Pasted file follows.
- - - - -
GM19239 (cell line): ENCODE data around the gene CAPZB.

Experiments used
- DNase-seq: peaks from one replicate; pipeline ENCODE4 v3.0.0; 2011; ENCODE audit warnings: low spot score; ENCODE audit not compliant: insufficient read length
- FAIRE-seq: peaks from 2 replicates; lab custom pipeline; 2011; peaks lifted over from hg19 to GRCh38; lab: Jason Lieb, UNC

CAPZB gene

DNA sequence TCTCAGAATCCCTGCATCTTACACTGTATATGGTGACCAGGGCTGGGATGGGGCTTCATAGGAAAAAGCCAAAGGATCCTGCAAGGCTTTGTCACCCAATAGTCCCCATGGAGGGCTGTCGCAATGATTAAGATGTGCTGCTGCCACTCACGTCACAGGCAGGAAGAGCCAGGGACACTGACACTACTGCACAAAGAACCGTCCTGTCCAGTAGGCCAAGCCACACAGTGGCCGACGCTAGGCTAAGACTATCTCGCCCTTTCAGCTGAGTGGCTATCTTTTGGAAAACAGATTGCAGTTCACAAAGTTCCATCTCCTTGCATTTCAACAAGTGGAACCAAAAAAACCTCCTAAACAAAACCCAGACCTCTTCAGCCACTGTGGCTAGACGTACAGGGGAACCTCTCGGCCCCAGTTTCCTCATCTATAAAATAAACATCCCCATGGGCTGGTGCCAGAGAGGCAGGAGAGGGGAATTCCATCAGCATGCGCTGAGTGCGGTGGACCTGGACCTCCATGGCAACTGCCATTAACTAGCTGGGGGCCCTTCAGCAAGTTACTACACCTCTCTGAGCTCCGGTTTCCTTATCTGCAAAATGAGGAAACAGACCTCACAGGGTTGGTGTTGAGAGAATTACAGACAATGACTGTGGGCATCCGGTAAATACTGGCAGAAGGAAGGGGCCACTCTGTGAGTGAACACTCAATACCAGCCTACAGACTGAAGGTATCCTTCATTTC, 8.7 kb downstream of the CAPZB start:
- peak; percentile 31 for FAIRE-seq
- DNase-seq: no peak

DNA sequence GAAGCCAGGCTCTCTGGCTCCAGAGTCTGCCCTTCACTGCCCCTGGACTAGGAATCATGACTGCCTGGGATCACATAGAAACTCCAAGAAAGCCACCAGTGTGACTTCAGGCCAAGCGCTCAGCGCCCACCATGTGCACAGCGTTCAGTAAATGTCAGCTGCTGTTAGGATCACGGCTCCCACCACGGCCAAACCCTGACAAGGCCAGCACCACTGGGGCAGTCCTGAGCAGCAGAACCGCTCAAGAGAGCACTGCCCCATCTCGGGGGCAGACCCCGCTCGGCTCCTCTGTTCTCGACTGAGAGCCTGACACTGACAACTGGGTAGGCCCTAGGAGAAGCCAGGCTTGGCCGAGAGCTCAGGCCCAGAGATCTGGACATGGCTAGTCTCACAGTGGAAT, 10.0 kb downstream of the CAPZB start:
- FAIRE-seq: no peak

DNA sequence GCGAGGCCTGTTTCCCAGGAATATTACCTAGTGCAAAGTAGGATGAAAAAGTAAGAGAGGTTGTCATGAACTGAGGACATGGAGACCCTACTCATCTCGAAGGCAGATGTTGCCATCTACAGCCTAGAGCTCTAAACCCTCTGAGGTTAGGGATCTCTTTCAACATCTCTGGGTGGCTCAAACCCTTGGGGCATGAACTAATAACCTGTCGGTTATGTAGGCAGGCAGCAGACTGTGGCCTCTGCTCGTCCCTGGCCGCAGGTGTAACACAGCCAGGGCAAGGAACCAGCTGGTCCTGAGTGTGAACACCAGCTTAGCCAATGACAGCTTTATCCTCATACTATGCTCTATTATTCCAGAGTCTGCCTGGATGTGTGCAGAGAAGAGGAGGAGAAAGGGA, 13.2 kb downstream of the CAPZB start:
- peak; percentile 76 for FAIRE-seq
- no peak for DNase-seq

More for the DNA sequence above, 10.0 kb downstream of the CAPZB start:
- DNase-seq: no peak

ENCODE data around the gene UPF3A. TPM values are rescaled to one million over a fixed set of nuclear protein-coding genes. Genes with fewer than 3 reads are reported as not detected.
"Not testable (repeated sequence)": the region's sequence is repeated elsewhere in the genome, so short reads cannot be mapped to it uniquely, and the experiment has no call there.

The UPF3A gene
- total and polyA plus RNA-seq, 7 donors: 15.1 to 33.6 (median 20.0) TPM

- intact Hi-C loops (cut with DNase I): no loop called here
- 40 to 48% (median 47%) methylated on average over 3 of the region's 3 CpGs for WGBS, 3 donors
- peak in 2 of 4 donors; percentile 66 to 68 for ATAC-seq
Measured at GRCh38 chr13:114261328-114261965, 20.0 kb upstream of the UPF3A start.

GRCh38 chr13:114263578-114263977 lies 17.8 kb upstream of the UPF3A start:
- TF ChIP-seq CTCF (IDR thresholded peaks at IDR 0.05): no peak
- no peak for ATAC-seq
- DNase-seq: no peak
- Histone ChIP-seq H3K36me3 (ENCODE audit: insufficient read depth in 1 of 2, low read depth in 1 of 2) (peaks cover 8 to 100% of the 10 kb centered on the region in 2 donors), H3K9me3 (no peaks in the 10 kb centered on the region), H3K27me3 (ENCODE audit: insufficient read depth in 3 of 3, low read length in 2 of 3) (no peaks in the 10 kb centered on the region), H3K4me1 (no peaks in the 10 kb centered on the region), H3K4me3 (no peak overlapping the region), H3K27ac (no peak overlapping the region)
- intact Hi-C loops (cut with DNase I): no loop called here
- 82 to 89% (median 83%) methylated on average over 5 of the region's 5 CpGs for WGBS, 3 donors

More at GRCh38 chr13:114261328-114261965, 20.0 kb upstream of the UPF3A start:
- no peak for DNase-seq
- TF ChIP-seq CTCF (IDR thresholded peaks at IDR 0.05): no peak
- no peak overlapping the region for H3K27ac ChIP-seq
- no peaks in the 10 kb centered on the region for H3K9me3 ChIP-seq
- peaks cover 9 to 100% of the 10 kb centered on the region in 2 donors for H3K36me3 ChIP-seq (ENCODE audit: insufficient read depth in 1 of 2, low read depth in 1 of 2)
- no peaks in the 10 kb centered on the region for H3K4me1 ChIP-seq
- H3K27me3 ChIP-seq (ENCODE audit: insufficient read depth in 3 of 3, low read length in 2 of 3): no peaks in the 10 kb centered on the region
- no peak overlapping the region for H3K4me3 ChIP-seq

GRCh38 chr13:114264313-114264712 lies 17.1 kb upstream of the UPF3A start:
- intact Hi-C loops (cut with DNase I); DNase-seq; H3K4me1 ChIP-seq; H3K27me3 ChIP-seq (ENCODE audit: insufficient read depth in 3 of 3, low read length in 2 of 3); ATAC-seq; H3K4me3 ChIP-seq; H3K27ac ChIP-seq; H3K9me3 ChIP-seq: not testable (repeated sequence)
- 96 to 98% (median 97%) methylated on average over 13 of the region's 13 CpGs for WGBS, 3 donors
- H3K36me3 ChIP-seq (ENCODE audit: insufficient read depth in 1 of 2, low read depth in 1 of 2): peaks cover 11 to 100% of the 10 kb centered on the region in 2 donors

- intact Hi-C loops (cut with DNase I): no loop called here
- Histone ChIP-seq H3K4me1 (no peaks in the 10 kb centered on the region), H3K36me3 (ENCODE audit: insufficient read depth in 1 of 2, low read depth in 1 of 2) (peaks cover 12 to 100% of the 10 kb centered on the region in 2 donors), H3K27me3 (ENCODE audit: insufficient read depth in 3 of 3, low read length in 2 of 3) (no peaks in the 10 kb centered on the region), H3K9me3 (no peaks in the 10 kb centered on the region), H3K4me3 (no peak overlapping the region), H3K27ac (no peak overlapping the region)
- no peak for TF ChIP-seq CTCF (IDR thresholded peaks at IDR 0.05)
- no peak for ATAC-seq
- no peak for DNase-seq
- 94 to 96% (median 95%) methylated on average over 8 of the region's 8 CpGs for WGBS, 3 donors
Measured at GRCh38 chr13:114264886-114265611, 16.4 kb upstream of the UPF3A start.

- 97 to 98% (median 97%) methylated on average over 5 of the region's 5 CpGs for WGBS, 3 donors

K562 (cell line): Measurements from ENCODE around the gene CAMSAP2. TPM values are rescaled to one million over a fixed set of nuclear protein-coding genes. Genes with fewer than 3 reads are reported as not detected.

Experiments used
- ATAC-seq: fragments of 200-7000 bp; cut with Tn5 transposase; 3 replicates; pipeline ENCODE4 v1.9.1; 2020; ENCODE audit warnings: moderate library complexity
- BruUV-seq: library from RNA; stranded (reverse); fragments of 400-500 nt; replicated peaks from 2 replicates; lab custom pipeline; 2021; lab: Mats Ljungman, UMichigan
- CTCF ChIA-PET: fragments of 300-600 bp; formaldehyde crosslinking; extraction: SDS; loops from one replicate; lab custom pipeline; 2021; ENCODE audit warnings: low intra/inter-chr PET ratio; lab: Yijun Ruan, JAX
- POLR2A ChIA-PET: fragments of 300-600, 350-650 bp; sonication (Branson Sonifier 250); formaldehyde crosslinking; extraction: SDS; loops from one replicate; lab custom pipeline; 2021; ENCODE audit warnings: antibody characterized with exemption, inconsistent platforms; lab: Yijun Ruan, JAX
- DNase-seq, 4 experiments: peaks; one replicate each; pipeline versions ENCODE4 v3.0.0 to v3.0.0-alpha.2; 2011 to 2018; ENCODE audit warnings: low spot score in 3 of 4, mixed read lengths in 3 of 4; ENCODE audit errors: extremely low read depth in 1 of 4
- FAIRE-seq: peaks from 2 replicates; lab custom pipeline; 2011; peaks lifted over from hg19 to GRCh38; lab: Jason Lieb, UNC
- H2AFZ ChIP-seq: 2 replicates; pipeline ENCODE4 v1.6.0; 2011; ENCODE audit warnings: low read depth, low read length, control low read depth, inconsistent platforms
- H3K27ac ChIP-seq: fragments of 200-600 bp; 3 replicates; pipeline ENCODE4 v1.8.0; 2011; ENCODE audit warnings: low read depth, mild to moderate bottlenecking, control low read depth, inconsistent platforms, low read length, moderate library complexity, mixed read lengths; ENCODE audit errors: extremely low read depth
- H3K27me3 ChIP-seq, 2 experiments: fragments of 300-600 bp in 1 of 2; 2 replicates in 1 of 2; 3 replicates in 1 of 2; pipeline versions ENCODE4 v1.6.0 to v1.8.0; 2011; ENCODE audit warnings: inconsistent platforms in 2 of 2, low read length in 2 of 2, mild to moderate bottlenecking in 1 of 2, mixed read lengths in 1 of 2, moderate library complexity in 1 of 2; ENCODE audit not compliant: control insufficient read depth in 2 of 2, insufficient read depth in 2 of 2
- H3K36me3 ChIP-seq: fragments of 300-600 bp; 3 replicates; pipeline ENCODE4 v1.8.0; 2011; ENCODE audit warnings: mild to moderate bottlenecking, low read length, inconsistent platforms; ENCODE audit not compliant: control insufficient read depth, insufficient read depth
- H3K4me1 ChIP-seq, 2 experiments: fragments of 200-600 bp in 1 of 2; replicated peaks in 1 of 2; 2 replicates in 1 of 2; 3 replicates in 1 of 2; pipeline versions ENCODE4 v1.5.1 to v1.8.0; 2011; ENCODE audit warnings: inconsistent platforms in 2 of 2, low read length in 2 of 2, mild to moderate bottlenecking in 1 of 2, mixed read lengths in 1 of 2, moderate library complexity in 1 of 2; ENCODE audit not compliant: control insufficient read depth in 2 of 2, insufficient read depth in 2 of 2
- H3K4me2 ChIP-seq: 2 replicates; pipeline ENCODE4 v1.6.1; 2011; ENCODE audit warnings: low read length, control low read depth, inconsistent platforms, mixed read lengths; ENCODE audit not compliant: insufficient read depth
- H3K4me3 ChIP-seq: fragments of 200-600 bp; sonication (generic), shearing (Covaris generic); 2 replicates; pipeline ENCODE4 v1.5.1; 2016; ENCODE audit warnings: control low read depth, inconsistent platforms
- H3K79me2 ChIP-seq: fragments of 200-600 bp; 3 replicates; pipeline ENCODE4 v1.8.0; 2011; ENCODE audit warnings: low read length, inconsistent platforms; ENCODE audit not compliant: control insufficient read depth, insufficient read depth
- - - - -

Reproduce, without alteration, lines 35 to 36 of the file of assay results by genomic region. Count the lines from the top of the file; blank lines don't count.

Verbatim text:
- no peaks in the 10 kb centered on the region for H3K9me3 ChIP-seq
- peaks cover 9 to 100% of the 10 kb centered on the region in 2 donors for H3K36me3 ChIP-seq (ENCODE audit: insufficient read depth in 1 of 2, low read depth in 1 of 2)